Movie Review: HOW TO TRAIN YOUR DRAGON 2 Trades Simple Perfection For Something Bigger

It's a family affair.

How to Train Your Dragon is one of those animated movies (they tend to be animated, anyway) where people really get crazy when they hear you haven't seen it. I know because up until a couple days ago I had never watched the film, nor did I have any plans to fix this egregious gap in my film knowledge. I'm just not a huge mark for animated films. Even when I really enjoy them, I never quite fall in love, save for The Iron Giant or something truly monumental like that.

But the time came for someone at this website to review How To Train Your Dragon 2, and that someone ended up being me. Not seeing a movie to annoy cartoon fans is one thing, but it seemed particularly shameful to review a sequel without having seen the first. So I took the plunge and watched How to Train Your Dragon.

And it was really good. Not worth the fervor perhaps, but a genuinely fun, exciting, and moving film. The secret ingredient to the movie was its simplicity. By focusing on a novel dragon angle and really committing to that world, the film was able to tell a pretty standard and reliable story without any unnecessary digressions or slow points. It is a very small, yet near perfect film.

I bring all this up as a contrast to How to Train Your Dragon 2, which trades all that simplicity for something decidedly more epic and ambitious. In doing so, it loses that perfection. But that doesn't mean it's a failure. I'm honestly not sure which movie I prefer and have a feeling that decision will differ greatly from person to person. I will say that when How to Train Your Dragon 2 is at its best, it blows away anything I saw in the first movie by a very large margin. But it is rarely at its best.

The film begins in the same town seen in the first movie except now people love their dragons. Everyone lives in peace and harmony, life is good, and everything is perfect.

That's good for them but bad for story, so the plot kicks off as Hiccup flies further and further away from home in an attempt to map his world (this is a strange element to introduce as it only highlights how little we know about this planet's geography and population - something that never mattered in the first film). Through his exploration, he runs into a crew of rogues who hunt dragons, a dragon sanctuary run by a mystical warrior, and an evil guy who wants to build an army of dragons to help him exterminate all dragons everywhere. It's busy.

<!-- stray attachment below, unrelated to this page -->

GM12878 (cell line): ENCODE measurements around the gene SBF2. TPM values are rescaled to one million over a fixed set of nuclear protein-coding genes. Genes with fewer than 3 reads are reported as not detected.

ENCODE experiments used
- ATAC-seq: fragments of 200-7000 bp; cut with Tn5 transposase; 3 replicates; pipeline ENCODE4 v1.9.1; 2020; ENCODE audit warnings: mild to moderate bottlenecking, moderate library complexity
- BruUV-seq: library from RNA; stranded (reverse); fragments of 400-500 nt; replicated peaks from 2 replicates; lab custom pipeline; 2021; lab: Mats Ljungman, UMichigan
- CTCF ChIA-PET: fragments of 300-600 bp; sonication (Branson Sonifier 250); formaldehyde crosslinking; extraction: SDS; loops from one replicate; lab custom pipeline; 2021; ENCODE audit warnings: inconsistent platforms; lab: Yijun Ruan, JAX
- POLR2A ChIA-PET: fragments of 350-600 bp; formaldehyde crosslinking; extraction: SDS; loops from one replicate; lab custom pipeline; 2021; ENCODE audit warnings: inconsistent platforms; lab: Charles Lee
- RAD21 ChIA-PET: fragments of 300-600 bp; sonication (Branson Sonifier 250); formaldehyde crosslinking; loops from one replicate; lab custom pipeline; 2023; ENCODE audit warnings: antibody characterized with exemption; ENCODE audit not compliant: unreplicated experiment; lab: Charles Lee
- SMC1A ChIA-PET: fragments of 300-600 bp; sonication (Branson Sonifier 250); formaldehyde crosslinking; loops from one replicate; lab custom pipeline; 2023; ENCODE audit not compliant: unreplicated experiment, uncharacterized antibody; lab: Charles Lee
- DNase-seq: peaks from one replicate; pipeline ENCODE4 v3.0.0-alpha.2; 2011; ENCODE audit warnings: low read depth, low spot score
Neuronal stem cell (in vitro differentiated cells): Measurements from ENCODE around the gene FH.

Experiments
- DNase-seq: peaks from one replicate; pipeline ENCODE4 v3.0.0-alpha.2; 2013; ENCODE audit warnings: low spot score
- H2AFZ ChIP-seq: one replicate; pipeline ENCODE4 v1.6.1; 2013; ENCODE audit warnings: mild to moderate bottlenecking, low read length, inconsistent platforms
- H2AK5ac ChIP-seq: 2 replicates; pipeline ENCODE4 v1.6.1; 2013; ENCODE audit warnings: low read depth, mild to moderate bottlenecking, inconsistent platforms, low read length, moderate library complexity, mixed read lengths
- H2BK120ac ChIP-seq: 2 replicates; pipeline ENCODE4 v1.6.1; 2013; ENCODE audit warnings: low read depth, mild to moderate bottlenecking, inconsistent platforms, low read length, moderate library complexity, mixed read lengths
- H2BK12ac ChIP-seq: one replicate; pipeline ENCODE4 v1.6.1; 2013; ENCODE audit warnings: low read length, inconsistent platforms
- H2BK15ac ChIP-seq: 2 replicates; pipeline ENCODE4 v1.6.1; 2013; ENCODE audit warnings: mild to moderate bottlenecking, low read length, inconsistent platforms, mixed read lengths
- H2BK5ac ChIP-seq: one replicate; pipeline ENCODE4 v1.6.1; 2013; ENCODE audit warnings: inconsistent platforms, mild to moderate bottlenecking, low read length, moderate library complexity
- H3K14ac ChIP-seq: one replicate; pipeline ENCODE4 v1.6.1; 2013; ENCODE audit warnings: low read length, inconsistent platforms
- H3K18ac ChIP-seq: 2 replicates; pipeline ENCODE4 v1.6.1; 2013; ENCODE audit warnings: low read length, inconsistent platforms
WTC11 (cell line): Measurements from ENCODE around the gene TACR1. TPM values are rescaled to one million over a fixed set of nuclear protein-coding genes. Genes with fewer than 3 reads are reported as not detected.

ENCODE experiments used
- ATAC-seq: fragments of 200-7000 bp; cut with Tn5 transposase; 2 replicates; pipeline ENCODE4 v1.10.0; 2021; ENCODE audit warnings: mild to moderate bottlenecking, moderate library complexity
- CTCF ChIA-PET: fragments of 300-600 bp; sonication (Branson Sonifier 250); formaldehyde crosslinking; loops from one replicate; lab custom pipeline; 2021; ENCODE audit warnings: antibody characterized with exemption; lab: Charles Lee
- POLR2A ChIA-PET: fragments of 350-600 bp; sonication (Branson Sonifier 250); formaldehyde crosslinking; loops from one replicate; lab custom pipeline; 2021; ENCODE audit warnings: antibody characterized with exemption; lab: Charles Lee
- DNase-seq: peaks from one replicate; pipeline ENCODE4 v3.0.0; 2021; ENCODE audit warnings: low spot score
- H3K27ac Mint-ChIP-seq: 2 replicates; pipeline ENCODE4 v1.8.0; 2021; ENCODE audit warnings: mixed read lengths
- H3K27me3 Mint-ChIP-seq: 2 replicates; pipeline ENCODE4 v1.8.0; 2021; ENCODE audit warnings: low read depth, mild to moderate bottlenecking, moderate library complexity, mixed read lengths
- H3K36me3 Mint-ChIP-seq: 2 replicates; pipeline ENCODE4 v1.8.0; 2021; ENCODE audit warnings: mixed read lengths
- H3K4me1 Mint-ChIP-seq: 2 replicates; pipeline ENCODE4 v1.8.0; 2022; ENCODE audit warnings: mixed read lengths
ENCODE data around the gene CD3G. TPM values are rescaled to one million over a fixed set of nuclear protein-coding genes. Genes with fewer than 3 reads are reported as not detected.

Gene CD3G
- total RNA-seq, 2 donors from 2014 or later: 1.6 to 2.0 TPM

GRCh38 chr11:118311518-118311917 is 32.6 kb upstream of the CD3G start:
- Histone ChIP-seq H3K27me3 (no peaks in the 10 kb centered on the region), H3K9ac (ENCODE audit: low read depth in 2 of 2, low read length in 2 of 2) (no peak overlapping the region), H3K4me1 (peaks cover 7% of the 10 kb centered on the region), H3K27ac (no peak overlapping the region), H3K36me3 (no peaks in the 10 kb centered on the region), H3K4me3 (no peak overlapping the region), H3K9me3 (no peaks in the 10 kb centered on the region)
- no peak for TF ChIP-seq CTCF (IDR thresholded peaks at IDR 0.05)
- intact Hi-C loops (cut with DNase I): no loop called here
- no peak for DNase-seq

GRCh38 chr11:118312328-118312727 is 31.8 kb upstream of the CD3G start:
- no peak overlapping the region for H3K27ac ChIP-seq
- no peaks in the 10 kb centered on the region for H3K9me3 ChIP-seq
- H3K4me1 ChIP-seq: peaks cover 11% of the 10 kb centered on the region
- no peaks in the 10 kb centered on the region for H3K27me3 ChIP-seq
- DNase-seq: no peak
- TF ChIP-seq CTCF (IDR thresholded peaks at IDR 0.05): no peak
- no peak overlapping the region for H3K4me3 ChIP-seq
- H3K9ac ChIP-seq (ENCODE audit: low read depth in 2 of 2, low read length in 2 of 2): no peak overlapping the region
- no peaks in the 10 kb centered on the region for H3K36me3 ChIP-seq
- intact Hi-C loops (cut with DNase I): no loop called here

It's also not structured by template, so especially in the first half, mostly stupid viewers like me really have no idea what's going to happen next or even what kind of story the film wants to tell. This is somewhat thrilling but also makes the film feel unwieldy when it's at its most vulnerable. Things tighten up significantly in the second half, however, as the film focuses a bit less on story and more on wowing us with some seriously amazing dragon imagery.

If this weren't a computer animated film where all the dragons look like colorful toys, How to Train Your Dragon 2 would be a film with serious Kaiju bonafides. There are a couple massive dragons in the mix, and while they are great to just look at, we also get to see them fight. Even better, director Dean DeBlois constructs a handful of amazing shots where their monumental battle rages in the background of more human-based conflicts in the foreground. As far as modern monster movie tropes go, this is genuinely exciting and masterful stuff. How to Train Your Dragon 2 is a movie that really strives to make these dragons - even the smaller ones when in large groups - majestic, mythical, and awe inspiring, and when working on this level, it is absolutely incredible. (But up close they do still look like toys.)

For that alone I recommend this movie, though I doubt its larger story (I don't see any point in telling you everything that happens) will inspire the same near unanimous love the first film earned. I'll even demand that viewers who might be interested get out there now and see it on the big screen because some of its generous scope will likely get lost at home. Not that it's all spectacle. There is a remarkably moving human story regarding Hiccup's family to enjoy once things finally get settled down. How to Train Your Dragon 2 marks yet another defense to my theory that family unity in the face of conflict is so so so much more interesting than just regular old family conflict, and I definitely appreciate that.

But is it a good movie? That's mostly up to you. Sometimes a swing to the fences falls short, but still gets further than playing it safe. And it's definitely not a failure. But it doesn't have that warm magic offered by the original either. You'll just have to figure out if you want an awesome one night stand, or if you want to marry the nun (in both cases you are doing it with dragons, btw).